Cressler and Bonner Trading Post, 1865 (No. 14 California Historic Landmark)
California Historical Landmarks Program
Historical Landmarks are sites, buildings, features, or events that are of statewide significance and have anthropological, cultural, military, political, architectural, economic, scientific or technical, religious, experimental, or other value. Historical Landmarks are eligible for registration if they meet at least one of the following criteria:
1) Is the first, last, only, or most significant of its type in the state or within a large geographic region
2) Is associated with an individual or group having a profound influence on the history of California
3) Is a prototype of, or an outstanding example of, a period, style, architectural movement or construction or is one of the more notable works or the best surviving work in a region of a pioneer architect, designer or master builder
California’s Landmark Program began in the late 1800s with the formation of the Landmarks Club and the California Historical Landmarks League. In 1931, the program became official when legislation charged the Department of Natural Resources—and later the California State Chamber of Commerce—with registering and marking buildings of historical interest or landmarks.
In 1948, Governor Earl Warren created the California Historical Landmarks Advisory Committee to increase the integrity and credibility of the program. Finally, this committee was changed to the California Historical Resources Commission in 1974. Information about registered landmarks numbered 770 onward is kept in the California Register of Historical Resources authoritative guide. Landmarks numbered 669 and below were registered prior to establishing specific standards, and may be added to the California Register when criteria for evaluating the properties are adopted.
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Cressler and Bonner started the first mercantile establishment in Modoc County, here, in the first building erected in the town of Cedarville. The building was originally built by James Townsend in 1865, who was killed by indians shortly after its completion. Purchased by William T. Cressler and John H. Bonner in 1867, the building was used as a trading post and general store until larger quarters were constructed in 1883-84. Today, those quarters, the Cressler and Bonner Building dominate Main Street in Cedarville. Thier business thrived as thousands of emigrants passed through this area heading toward Cedar Pass and ultimitely to Alturas during the Gold Rush.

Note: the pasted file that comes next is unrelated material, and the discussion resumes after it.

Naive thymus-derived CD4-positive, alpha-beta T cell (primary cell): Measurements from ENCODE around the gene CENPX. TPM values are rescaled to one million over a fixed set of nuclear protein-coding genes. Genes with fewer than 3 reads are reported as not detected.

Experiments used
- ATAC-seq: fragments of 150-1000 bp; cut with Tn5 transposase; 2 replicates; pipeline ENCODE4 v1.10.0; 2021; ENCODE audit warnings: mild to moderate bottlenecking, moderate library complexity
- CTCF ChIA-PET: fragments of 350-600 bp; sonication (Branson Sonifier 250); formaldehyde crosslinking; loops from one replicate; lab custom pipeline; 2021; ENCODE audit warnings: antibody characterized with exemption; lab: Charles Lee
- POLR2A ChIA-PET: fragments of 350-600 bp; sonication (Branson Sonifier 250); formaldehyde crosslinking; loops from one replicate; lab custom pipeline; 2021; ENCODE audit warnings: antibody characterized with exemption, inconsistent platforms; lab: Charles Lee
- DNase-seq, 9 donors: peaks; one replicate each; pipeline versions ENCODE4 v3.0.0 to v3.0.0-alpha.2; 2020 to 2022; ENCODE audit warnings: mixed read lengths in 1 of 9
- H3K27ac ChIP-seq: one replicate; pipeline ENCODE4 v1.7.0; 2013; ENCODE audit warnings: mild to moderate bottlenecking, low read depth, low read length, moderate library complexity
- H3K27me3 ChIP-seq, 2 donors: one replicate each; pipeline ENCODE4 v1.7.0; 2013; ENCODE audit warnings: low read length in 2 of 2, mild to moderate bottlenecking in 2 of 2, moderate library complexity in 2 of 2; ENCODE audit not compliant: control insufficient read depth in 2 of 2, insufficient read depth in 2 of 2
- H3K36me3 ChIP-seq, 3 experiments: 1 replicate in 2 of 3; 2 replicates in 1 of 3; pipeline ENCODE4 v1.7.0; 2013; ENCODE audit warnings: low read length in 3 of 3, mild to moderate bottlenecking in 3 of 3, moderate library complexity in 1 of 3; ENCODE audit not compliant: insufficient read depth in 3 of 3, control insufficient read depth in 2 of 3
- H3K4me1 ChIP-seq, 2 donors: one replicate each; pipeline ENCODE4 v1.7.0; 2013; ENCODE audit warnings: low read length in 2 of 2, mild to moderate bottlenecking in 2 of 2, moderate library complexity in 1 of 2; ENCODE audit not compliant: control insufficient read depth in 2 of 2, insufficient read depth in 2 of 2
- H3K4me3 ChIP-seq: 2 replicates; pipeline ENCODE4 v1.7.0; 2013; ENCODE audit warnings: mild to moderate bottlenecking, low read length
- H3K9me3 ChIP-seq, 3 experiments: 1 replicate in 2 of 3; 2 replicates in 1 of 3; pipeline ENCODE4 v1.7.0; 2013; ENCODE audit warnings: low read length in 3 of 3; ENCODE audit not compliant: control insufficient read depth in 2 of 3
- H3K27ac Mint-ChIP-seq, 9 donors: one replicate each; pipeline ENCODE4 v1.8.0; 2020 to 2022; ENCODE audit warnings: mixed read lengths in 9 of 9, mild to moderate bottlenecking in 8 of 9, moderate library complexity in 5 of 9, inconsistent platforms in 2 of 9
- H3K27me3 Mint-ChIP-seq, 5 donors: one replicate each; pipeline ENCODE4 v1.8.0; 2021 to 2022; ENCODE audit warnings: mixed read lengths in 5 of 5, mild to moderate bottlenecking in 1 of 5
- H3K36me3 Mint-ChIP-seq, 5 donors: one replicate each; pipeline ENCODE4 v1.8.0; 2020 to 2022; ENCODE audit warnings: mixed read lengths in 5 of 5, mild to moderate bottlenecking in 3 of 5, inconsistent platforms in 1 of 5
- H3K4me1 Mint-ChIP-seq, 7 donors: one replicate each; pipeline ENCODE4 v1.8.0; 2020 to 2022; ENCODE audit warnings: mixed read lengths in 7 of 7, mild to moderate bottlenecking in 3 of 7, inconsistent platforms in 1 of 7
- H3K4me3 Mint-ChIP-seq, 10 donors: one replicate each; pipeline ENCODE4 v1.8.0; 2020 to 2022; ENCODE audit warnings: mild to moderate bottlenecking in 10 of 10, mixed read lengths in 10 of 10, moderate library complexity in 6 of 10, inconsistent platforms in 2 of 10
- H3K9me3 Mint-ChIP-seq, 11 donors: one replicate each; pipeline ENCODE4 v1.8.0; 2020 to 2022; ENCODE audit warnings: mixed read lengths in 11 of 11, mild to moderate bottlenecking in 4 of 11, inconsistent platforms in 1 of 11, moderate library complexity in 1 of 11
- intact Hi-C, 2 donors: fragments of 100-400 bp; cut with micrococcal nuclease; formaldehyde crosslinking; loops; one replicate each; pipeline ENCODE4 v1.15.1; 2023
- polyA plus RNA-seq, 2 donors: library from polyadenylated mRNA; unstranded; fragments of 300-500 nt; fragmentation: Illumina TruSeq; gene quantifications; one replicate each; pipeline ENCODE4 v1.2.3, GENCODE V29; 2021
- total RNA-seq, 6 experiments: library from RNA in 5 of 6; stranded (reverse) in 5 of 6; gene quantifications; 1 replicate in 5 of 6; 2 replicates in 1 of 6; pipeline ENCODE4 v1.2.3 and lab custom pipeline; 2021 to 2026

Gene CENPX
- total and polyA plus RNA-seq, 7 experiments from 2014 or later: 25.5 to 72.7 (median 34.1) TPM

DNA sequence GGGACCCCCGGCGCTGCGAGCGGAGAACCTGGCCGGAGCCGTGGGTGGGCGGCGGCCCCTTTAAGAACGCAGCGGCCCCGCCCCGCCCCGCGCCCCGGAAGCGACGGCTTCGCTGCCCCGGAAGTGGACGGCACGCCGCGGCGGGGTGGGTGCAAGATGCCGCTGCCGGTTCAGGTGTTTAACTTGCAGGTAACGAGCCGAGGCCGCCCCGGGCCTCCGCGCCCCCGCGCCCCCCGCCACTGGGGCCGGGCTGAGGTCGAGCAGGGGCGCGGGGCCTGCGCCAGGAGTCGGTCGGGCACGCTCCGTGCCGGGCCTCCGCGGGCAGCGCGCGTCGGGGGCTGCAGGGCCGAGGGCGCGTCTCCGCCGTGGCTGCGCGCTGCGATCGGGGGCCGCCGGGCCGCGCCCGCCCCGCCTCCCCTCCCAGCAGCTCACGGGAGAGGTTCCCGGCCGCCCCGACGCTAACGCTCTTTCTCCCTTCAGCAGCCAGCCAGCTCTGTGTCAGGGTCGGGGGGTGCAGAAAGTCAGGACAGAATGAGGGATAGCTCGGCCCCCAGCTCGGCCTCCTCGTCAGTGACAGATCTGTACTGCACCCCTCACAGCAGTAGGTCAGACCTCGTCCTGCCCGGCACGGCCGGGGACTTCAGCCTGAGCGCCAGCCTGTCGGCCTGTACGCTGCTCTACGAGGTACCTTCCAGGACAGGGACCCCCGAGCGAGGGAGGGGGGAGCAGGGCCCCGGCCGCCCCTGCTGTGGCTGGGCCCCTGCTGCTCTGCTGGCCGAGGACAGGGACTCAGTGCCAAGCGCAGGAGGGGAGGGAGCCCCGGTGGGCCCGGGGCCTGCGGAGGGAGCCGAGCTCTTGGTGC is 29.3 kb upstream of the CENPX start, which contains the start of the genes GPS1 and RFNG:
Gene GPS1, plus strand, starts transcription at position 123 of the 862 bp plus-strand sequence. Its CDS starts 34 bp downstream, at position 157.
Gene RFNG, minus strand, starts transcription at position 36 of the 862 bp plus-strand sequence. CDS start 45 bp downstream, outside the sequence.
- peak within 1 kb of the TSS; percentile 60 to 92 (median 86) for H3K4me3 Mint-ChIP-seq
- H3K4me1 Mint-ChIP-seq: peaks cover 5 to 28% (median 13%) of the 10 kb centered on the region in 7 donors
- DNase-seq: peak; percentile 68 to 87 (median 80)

The mercantile, banking and ranching firm of Cressler and Bonner played a major roll in the settlement and development of Surprise Valley and Modoc County. The original trading post stands as the oldest structure in Modoc County to date. It remains tucked within a magnificent grove of trees planted by the original owners, in a park in the center Cedarville.
John H. Bonner was also instrumental in securing the construction of the first road spanning from Cedarville to Alturas; it was later named the Bonner Grade. This route, which became an important stage and freight road, was maintained by Bonner until 1871, when Siskiyou County took it over.
The plaque inscription reads:
The first building erected in Deep Creek settlement, now Cedarville, was built in 1865 as a trading post by James Townsend, who was killed in an Indian fight it 1866.
The historic landmark and remains of the original log trading post are housed in Cedarville's Park. The land for Cedarville Park was donated to Modoc County by descendants of Mr. Gressler in 1957 and the building was reconstructed in 1977 with funds provided by The State Recreational Bond Act of 1974.
Through Modoc County, the northeastern corner of the Sierra Nevada Mountains, thousands of early emigrants traveled in search of newly discovered gold during the Gold Rush of the mid 1800s. Prior to settlement, this region was inhabited only by Paiute, Pit River (“Achumawi”), and Modoc tribes. As settlers flocked in to California, battles with the Modoc Indians over territory and resources stained this area’s history in bloody conflict. The Modoc War (1872–1873), fought here, was the last of the Indian Wars to occur in California.
Time Period Represented